And for the New York Rangers, boy did they do their part. During a season that was lost before it really began, the Rangers heard the bell and answered it. New Yorkers needed a reason to cheer, and the Rangers happily obliged. They were down and out – as many in the City probably felt after the events of the day – but found a way to triumph, as an entire City will do after yet another horrible attack. Down by two, they scored four goals in the third period to earn an emotional win. During one of the most awful days in the history of New York City, the Rangers sent thousands of people back into that very city feeling like the world is doing just fine. While it was only a hockey game, it was also a statement. In the same city where a man tried to attack our way of life, a sports team proved that Mr. Saipov and his minions will never succeed. The will not stop our way of life. New York is bigger and better than that. It is resilient. It is a city that bounces back in a nation that cannot be overcome.
This is our city. The band will always play on.
20 years ago, a madman with a truck and a mission would probably have caused the game to be postponed. Had the game been played, Madison Square Garden probably would have been half empty as the City would have ground to a halt in order to process the events of the day. Had the game been played, it probably would have been more of a scrimmage between two teams overcome by the moment, and unsure of the world around them. But not anymore. We have become a City and a nation that does not bend to terror. We wept, but then moved forward with our way of life.
And the New York Rangers did what New Yorkers do, even though none of them are really New Yorkers. When their city needed something to help it recover, they did just that. It was not just the win for the Rangers, it was the way they won the game. As usual, they did not play well. As par for the course, their defense decided to take the night off. Like old hat, they sleep-walked through the start. But, last night ended oh so differently. Sensing the moment, they willed their way to a win. It was incredible.
Did they galvanize an entire city? Probably not. Between Halloween, the World Series, the place hockey holds within our society, and just the fact that it is a busy time of year, there were probably a lot of New Yorkers completely unaware that a hockey game was taking place just a short walk where a horrific act of terror took place. But for those who are truly New Yorkers, those who really understand our city, what the New York Rangers did last night was pretty darn special. And listening to the post-game reaction of the players, they knew it too.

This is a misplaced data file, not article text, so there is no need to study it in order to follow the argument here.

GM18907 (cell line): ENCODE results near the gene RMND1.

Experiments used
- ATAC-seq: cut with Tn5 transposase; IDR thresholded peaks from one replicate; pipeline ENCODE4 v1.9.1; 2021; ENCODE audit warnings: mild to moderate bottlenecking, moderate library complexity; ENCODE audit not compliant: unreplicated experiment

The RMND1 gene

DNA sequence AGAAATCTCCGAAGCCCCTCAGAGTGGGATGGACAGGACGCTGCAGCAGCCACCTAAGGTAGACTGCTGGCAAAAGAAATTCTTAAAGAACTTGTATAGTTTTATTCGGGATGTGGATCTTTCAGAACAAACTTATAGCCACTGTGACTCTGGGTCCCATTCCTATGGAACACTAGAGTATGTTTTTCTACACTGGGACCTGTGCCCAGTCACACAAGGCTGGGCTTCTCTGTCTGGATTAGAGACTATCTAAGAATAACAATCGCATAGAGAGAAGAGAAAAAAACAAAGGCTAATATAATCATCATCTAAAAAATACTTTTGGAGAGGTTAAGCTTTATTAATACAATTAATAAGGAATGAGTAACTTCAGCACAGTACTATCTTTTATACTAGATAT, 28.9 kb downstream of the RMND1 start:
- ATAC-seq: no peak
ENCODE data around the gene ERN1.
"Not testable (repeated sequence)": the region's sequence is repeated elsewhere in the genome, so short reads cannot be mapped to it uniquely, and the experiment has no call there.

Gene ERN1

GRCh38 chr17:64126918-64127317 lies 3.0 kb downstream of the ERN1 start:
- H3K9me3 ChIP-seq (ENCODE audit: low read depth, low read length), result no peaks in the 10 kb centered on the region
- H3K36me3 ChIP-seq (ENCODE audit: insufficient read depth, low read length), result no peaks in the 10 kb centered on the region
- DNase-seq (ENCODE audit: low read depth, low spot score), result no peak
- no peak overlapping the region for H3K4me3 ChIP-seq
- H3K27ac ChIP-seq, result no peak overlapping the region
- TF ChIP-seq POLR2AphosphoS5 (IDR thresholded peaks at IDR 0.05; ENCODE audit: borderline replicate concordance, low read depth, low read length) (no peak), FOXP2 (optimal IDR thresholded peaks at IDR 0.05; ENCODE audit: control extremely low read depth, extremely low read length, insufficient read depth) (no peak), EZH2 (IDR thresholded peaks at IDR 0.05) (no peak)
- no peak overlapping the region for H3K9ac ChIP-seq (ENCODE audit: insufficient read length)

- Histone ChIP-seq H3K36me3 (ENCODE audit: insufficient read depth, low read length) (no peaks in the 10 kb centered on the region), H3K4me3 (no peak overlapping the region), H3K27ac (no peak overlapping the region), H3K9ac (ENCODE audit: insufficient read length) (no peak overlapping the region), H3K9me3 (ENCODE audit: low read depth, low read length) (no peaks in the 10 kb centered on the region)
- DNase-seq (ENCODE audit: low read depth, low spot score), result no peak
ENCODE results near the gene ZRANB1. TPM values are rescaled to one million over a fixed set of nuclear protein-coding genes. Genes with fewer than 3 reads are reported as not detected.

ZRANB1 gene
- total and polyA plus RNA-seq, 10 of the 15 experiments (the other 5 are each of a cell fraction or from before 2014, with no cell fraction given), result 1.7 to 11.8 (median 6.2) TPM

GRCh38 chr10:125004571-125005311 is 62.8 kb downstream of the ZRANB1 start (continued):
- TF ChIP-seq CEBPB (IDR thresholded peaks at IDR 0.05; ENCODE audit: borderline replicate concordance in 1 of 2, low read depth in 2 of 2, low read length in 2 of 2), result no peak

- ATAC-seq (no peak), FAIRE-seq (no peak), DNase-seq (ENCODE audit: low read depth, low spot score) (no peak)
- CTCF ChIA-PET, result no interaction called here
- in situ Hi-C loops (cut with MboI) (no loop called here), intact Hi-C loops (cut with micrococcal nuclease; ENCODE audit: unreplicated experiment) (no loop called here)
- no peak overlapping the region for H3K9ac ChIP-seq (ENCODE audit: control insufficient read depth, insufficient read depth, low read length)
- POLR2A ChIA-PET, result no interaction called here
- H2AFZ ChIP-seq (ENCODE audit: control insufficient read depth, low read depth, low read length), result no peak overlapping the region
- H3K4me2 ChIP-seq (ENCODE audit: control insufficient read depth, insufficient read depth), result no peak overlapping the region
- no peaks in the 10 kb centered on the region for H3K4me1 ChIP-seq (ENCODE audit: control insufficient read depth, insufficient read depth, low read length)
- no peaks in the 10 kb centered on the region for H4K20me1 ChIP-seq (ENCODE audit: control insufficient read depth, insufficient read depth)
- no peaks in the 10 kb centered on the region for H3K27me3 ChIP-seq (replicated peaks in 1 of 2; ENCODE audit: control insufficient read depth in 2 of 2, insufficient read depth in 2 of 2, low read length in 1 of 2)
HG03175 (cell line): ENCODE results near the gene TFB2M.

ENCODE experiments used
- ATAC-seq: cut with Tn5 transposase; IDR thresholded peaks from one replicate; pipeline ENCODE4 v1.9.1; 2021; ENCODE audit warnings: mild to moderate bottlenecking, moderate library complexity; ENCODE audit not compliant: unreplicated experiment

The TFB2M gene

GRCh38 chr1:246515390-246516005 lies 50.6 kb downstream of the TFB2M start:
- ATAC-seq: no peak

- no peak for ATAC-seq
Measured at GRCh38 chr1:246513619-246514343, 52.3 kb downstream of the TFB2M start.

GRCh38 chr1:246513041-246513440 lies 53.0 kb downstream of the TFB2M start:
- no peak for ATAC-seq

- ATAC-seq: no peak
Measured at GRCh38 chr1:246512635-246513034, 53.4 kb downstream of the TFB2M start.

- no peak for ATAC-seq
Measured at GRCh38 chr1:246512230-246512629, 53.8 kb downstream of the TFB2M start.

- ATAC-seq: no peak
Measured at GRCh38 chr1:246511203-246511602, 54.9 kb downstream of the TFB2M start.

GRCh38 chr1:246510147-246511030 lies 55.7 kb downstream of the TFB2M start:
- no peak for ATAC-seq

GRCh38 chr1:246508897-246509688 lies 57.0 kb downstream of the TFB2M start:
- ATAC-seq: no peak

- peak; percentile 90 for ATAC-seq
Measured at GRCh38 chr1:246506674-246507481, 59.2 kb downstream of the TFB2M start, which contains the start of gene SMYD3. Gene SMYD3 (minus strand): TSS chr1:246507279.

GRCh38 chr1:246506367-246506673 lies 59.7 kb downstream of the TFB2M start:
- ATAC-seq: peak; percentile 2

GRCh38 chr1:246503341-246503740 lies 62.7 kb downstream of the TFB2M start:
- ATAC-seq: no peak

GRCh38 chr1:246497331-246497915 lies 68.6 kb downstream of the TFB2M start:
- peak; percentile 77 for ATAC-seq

Let’s face facts … this team stinks. Will their fire their coach? Will they decimate the roster and build for next year? Is a long, painful rebuild upon us? The truth is that we do not know. On Tuesday, shortly before the game began, a madman with a truck and a mission proved that the plight of the New York Rangers pales in comparison to the real issues that we face these days.
But, no matter what happens this season or next season, or for many seasons to come, what we do know for sure is that last night was a night when New York City needed a reason to be New York City. It needed something uniquely New York to pick up the way of life that only New Yorkers understand. Faced with an uppercut of adversity that only the horrors of terror can provide, our city needed to be picked up and reminded that the band does in fact play on.
And the New York Rangers did just that. It was painful and ugly, and tough to watch at times. But, when it ended, we felt like New Yorkers again.
No matter what happens the rest of the way this season, the New York Rangers gave its city exactly what it needed on a night when it needed something special the most. No matter what happens the rest of the way, what the Rangers did on Tuesday night was bigger and better than anything else this team can do the rest of the way. And an entire city thanks them for it.